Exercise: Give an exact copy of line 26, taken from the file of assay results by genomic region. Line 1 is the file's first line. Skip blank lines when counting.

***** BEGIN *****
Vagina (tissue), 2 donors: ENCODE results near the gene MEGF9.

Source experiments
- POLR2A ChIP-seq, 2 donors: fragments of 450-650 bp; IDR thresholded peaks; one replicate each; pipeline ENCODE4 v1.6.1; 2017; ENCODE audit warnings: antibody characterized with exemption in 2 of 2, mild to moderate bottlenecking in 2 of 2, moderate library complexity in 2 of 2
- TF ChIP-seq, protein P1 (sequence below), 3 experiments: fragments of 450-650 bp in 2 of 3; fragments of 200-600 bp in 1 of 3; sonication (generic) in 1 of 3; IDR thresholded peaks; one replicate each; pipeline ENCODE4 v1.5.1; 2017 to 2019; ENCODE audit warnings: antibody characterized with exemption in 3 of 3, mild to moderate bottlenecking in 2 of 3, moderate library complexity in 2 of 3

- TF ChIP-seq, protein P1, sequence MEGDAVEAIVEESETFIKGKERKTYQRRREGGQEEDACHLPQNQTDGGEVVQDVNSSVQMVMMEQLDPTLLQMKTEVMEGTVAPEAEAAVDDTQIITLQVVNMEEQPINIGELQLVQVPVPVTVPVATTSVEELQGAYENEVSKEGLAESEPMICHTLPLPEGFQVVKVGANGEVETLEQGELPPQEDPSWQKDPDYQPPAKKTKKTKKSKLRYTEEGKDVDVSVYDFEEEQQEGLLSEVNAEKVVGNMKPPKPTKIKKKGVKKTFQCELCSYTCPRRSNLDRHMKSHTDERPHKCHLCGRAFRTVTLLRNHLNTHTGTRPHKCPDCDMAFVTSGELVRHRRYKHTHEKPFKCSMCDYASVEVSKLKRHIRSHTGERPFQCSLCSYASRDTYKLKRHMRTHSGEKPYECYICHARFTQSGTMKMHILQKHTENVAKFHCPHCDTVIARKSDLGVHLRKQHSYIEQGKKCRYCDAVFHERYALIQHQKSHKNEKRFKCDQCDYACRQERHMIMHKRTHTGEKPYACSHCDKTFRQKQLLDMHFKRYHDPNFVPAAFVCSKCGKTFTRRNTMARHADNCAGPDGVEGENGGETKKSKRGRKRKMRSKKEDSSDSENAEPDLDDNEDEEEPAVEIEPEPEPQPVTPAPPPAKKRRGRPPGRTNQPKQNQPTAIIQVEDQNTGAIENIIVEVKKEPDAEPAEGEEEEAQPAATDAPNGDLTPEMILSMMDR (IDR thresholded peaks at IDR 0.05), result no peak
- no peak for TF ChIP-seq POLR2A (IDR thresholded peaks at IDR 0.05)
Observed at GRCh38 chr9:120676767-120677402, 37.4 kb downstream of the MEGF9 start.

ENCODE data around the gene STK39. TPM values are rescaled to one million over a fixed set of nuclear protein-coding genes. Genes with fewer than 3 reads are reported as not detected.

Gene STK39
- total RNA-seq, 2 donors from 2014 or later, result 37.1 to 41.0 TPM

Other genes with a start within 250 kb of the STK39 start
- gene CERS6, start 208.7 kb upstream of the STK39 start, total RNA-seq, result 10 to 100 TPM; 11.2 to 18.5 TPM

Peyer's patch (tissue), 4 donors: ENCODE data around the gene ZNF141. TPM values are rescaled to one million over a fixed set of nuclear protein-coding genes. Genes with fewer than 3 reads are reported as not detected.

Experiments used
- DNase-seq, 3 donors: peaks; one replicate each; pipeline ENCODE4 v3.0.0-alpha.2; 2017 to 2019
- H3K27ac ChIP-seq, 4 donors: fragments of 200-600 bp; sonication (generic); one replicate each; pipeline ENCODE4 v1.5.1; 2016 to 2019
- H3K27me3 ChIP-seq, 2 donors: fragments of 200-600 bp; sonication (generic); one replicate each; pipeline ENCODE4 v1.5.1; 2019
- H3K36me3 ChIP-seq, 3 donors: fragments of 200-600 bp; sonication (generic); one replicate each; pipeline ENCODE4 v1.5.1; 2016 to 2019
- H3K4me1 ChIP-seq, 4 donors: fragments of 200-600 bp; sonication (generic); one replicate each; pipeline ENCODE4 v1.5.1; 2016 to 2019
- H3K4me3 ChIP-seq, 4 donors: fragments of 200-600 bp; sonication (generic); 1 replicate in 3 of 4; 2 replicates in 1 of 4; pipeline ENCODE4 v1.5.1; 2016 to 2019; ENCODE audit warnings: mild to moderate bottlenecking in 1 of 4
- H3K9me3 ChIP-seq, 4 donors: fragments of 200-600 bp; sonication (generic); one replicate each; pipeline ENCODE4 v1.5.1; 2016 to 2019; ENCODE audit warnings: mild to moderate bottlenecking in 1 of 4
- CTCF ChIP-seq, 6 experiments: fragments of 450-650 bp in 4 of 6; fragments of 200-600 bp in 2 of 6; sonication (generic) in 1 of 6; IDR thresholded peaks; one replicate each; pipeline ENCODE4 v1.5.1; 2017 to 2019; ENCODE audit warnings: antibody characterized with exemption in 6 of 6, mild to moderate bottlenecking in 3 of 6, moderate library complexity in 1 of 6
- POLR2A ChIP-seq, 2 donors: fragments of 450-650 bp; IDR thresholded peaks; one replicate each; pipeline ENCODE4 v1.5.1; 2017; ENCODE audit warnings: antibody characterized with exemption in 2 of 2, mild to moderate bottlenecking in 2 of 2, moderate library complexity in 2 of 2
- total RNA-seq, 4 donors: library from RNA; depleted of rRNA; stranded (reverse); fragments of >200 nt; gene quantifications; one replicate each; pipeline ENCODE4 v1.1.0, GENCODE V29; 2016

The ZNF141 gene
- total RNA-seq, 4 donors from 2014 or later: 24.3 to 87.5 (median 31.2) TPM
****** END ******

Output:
- total RNA-seq, 4 donors from 2014 or later: 24.3 to 87.5 (median 31.2) TPM